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Manuscript/Mixed Material Illustrated letter, Frederic Remington to Owen Wister containing a sketch of Remington's bronze Bronco Buster, ca. January 1895.

About this Item

Title

  • Illustrated letter, Frederic Remington to Owen Wister containing a sketch of Remington's bronze Bronco Buster, ca. January 1895.

Created / Published

  • ca. January 1895

Headings

  • -  Artists
  • -  Sculptors
  • -  Painters
  • -  Drawings
  • -  Roosevelt, Theodore (1858-1919)
  • -  Bronco Buster
  • -  (Sculpture)
  • -  Remington, Frederic (1861-1909)
  • -  West (U.S.)
  • -  Manuscripts

Genre

  • Manuscripts

Notes

  • -  Reproduction number: A87 (color slide; page 2); LC-MSS-46177-7 (B&W negative; page 2)
  • -  Two champions of the old West share their common interest in this illustrated letter, ca. January 1895, from sculptor, illustrator, and painter Frederick Remington (1861-1909) to writer Owen Wister (1860-1938). Both originally Easterners, the two men had met in 1893 when Wister went to Wyoming for his health. Remington was working on ranches there and was drawing action sketches of cowboys and Indians, some of which he later incorporated into stories he wrote largely as vehicles for his illustrations. Kindred spirits, Remington and Wister also discovered another common tie, their mutual friendship with outdoor sportsman and future United States president Theodore Roosevelt (1858-1919). Remington's drawings for Roosevelt's Ranch Life and the Hunting Trail (1888) made the artist famous. Wister had been friends with Roosevelt since his Harvard University days and later dedicated to Roosevelt his most famous Western story, The Virginian (1902). It became a best-seller, was widely translated, gave rise to four motion pictures, and spurred radio and television interest in the western genre. In this letter to his new friend, Remington muses about the instability of his oil paintings and watercolors, which may fade in time "like pale molasses," but he suggests that his new work in bronze--"a cowboy on a bucking broncho"-- will "rattle down through all the ages." Remington's prediction proved correct, and his Bronco Buster remains today one of his most famous works celebrating the vanishing West and helping to shape our national memory of the American cowboy at work. The Owen Wister Papers, preserving this letter with an early sketch of Remington's sculpture, were donated to the Library of Congress primarily by his daughter, Frances Kemble Wister Stokes, great-granddaughter of the actress Fanny Kemble (1809-1893).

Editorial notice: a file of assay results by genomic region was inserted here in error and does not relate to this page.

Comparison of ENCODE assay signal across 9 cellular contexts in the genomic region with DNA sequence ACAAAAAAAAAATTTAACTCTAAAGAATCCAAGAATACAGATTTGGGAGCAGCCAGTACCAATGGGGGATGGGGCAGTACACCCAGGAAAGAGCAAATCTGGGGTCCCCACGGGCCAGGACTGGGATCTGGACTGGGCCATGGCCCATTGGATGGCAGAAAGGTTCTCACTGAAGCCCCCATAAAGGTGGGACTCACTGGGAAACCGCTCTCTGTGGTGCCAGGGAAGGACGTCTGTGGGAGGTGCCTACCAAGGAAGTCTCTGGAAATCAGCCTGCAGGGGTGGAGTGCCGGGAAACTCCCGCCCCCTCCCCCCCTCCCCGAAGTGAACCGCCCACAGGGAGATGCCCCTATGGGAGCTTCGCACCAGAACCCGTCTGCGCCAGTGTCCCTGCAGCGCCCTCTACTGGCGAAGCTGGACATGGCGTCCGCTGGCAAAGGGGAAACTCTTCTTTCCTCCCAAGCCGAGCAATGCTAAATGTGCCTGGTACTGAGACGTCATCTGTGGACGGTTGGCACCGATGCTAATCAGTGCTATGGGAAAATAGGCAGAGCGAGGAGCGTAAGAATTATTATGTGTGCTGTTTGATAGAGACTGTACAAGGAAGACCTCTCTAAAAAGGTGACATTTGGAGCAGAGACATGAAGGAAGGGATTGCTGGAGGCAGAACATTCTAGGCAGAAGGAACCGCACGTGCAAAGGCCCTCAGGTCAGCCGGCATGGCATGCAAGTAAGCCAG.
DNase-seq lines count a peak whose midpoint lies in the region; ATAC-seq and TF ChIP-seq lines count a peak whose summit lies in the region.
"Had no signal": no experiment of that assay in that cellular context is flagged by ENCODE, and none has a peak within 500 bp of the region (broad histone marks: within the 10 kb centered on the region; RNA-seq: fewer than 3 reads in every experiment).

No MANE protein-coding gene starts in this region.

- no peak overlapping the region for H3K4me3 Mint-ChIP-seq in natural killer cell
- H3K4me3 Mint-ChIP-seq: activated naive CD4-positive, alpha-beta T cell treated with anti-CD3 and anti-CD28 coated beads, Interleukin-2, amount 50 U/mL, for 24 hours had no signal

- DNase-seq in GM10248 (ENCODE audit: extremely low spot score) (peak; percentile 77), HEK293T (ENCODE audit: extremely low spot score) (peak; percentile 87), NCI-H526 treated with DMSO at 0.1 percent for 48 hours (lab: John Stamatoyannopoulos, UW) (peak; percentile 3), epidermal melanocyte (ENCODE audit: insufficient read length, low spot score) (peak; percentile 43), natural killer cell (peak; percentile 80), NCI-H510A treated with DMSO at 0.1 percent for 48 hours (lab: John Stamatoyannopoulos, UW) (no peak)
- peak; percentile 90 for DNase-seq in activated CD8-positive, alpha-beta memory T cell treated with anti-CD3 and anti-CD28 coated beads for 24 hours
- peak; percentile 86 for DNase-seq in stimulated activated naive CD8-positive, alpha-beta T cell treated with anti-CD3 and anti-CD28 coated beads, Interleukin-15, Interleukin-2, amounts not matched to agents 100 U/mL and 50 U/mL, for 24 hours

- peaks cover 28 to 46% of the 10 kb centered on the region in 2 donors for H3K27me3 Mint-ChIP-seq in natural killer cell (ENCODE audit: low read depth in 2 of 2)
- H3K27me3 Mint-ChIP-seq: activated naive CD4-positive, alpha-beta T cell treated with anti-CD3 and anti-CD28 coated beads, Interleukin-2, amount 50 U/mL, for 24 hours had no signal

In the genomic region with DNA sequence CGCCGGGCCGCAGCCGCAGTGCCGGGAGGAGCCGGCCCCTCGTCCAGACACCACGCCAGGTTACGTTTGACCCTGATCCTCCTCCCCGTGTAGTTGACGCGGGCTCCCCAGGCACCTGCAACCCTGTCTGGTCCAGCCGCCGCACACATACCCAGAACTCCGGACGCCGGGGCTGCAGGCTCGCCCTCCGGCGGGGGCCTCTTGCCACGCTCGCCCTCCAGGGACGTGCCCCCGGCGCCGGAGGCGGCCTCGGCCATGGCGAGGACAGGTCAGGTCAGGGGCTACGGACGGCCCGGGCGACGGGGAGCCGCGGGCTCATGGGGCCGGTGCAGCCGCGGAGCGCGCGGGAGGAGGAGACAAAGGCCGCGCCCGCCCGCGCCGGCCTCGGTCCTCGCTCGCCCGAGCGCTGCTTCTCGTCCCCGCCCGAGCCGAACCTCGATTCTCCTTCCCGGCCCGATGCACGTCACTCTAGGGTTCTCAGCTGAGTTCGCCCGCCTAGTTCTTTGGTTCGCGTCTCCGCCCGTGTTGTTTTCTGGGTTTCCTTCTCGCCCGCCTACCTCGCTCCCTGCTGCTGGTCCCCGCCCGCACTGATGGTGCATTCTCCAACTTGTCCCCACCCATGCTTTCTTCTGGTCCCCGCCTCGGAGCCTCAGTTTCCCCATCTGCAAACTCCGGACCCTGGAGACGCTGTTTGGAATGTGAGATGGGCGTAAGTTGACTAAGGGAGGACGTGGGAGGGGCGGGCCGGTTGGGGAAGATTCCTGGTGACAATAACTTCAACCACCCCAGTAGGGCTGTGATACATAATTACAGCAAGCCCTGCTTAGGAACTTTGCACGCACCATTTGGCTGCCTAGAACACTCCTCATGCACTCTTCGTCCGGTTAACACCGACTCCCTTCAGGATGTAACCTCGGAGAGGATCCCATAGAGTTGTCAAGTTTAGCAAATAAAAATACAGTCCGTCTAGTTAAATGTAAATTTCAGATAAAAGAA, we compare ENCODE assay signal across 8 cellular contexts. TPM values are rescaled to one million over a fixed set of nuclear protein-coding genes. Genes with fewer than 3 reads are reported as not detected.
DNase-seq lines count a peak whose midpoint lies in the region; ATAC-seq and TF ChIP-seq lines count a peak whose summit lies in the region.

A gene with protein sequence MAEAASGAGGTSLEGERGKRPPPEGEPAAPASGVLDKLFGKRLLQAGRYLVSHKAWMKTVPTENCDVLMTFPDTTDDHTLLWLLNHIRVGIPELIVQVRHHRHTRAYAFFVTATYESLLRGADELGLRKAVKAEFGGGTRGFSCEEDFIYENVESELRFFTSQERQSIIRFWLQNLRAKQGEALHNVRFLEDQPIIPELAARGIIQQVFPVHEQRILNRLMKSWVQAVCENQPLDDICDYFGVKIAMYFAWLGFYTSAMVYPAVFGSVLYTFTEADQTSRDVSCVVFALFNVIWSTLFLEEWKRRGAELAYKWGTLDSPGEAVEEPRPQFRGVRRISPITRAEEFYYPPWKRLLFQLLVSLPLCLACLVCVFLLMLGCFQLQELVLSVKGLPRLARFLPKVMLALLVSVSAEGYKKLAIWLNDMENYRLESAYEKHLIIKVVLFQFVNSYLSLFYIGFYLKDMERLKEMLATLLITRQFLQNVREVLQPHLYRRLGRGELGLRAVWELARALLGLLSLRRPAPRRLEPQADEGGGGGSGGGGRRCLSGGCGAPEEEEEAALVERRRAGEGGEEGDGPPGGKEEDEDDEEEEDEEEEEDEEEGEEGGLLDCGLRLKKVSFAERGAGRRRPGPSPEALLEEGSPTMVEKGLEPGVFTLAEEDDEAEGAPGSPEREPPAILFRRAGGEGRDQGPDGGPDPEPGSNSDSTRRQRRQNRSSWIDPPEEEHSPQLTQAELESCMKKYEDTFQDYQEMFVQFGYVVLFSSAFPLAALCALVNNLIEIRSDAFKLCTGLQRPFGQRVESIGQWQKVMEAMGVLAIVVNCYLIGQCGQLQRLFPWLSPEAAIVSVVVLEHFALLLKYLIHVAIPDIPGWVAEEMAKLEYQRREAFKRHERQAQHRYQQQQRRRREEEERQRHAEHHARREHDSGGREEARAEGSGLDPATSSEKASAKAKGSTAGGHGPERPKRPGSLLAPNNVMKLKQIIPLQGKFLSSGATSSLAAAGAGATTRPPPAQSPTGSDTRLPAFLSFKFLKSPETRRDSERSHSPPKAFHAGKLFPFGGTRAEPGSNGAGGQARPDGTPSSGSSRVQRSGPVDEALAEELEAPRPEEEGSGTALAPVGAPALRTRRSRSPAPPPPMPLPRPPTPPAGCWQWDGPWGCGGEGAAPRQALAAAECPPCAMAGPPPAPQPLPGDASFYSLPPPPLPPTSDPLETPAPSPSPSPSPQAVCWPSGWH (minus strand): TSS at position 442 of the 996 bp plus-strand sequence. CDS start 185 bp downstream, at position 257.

Source Collection

  • Owen Wister Papers

Repository

  • Manuscript Division

Online Format

  • pdf
  • image

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Cite This Item

Citations are generated automatically from bibliographic data as a convenience, and may not be complete or accurate.

Chicago citation style:

Illustrated letter, Frederic Remington to Owen Wister containing a sketch of Remington's bronze Bronco Buster, ca. January. ca. January, 1895. Manuscript/Mixed Material. https://www.loc.gov/item/mcc.058/.

APA citation style:

(1895) Illustrated letter, Frederic Remington to Owen Wister containing a sketch of Remington's bronze Bronco Buster, ca. January. ca. January. [Manuscript/Mixed Material] Retrieved from the Library of Congress, https://www.loc.gov/item/mcc.058/.

MLA citation style:

Illustrated letter, Frederic Remington to Owen Wister containing a sketch of Remington's bronze Bronco Buster, ca. January. ca. January, 1895. Manuscript/Mixed Material. Retrieved from the Library of Congress, <www.loc.gov/item/mcc.058/>.